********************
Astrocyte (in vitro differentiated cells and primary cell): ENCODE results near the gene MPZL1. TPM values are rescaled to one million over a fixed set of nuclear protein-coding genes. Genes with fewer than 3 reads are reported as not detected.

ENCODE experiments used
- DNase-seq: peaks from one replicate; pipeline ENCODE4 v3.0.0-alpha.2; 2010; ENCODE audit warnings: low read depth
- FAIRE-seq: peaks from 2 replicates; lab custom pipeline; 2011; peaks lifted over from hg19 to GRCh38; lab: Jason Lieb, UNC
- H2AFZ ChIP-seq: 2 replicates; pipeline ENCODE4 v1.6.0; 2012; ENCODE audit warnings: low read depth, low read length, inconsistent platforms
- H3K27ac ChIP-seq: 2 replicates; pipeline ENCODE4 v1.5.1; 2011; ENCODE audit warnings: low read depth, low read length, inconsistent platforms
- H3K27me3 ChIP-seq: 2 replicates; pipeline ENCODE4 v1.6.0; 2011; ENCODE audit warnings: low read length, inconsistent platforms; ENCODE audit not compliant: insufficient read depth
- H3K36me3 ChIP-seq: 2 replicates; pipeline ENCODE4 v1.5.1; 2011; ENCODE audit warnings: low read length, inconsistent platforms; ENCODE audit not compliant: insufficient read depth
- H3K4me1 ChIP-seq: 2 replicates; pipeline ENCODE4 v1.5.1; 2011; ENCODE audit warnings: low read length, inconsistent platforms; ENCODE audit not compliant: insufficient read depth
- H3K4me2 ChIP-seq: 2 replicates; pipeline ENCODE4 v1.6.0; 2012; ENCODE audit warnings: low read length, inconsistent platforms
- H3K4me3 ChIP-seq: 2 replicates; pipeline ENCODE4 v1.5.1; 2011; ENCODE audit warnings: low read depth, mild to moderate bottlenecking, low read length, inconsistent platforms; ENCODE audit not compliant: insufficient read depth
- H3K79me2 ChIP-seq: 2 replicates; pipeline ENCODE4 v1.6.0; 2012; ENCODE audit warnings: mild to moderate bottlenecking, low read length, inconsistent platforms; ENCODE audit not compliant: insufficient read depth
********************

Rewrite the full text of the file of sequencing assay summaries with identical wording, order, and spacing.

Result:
Astrocyte (in vitro differentiated cells and primary cell): ENCODE results near the gene MPZL1. TPM values are rescaled to one million over a fixed set of nuclear protein-coding genes. Genes with fewer than 3 reads are reported as not detected.

ENCODE experiments used
- DNase-seq: peaks from one replicate; pipeline ENCODE4 v3.0.0-alpha.2; 2010; ENCODE audit warnings: low read depth
- FAIRE-seq: peaks from 2 replicates; lab custom pipeline; 2011; peaks lifted over from hg19 to GRCh38; lab: Jason Lieb, UNC
- H2AFZ ChIP-seq: 2 replicates; pipeline ENCODE4 v1.6.0; 2012; ENCODE audit warnings: low read depth, low read length, inconsistent platforms
- H3K27ac ChIP-seq: 2 replicates; pipeline ENCODE4 v1.5.1; 2011; ENCODE audit warnings: low read depth, low read length, inconsistent platforms
- H3K27me3 ChIP-seq: 2 replicates; pipeline ENCODE4 v1.6.0; 2011; ENCODE audit warnings: low read length, inconsistent platforms; ENCODE audit not compliant: insufficient read depth
- H3K36me3 ChIP-seq: 2 replicates; pipeline ENCODE4 v1.5.1; 2011; ENCODE audit warnings: low read length, inconsistent platforms; ENCODE audit not compliant: insufficient read depth
- H3K4me1 ChIP-seq: 2 replicates; pipeline ENCODE4 v1.5.1; 2011; ENCODE audit warnings: low read length, inconsistent platforms; ENCODE audit not compliant: insufficient read depth
- H3K4me2 ChIP-seq: 2 replicates; pipeline ENCODE4 v1.6.0; 2012; ENCODE audit warnings: low read length, inconsistent platforms
- H3K4me3 ChIP-seq: 2 replicates; pipeline ENCODE4 v1.5.1; 2011; ENCODE audit warnings: low read depth, mild to moderate bottlenecking, low read length, inconsistent platforms; ENCODE audit not compliant: insufficient read depth
- H3K79me2 ChIP-seq: 2 replicates; pipeline ENCODE4 v1.6.0; 2012; ENCODE audit warnings: mild to moderate bottlenecking, low read length, inconsistent platforms; ENCODE audit not compliant: insufficient read depth